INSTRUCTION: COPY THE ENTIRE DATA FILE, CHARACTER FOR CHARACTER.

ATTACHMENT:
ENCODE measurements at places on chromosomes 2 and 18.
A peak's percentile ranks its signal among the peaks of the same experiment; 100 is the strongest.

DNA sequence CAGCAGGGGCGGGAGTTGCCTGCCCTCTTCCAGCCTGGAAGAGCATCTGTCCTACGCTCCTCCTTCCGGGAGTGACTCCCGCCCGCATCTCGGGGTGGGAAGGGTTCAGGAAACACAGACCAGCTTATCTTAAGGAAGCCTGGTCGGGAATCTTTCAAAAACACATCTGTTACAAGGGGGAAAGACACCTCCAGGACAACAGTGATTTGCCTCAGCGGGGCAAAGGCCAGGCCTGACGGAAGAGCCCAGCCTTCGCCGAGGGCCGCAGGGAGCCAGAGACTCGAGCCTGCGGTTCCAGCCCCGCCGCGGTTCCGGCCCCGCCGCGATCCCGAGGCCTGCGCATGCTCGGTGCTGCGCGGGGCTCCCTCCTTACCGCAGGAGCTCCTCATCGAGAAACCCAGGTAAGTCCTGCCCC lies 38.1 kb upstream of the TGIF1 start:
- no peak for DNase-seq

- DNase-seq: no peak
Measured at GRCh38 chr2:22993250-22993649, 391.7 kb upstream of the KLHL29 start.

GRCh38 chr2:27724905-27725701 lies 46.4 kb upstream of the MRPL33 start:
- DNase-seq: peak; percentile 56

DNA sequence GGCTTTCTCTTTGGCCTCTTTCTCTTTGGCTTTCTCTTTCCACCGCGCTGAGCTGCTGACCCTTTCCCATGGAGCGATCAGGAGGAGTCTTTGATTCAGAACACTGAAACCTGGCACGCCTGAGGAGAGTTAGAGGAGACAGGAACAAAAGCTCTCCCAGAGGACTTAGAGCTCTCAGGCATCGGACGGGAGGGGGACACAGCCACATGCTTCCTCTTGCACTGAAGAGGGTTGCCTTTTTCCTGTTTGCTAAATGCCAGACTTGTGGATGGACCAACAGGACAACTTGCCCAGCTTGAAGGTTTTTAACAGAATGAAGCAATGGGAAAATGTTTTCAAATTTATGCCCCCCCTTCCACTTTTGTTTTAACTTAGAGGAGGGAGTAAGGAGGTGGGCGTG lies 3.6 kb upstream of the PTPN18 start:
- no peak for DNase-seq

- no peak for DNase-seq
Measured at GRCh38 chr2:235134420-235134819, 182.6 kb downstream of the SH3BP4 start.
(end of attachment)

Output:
ENCODE measurements at places on chromosomes 2 and 18.
A peak's percentile ranks its signal among the peaks of the same experiment; 100 is the strongest.

DNA sequence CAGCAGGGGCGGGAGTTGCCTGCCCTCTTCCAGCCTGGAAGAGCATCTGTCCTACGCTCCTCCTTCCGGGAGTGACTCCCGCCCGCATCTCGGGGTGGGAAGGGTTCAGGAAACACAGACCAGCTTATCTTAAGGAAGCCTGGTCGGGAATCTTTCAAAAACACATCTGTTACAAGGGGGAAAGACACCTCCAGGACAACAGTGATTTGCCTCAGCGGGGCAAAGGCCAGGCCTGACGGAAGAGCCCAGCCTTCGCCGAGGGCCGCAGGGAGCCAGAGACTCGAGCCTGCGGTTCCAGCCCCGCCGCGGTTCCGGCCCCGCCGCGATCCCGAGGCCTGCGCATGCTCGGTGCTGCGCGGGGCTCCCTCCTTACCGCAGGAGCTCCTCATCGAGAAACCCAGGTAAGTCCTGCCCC lies 38.1 kb upstream of the TGIF1 start:
- no peak for DNase-seq

- DNase-seq: no peak
Measured at GRCh38 chr2:22993250-22993649, 391.7 kb upstream of the KLHL29 start.

GRCh38 chr2:27724905-27725701 lies 46.4 kb upstream of the MRPL33 start:
- DNase-seq: peak; percentile 56

DNA sequence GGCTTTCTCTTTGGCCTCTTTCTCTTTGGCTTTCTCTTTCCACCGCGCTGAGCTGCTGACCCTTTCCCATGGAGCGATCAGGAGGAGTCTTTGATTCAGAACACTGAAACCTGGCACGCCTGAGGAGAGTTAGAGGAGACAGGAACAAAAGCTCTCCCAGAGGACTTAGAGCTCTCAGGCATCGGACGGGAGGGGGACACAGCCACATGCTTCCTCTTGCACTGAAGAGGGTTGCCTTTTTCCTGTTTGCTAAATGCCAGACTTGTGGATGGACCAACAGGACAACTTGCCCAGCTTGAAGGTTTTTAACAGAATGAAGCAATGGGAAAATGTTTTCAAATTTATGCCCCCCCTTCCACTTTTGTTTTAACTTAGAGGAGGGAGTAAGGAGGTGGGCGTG lies 3.6 kb upstream of the PTPN18 start:
- no peak for DNase-seq

- no peak for DNase-seq
Measured at GRCh38 chr2:235134420-235134819, 182.6 kb downstream of the SH3BP4 start.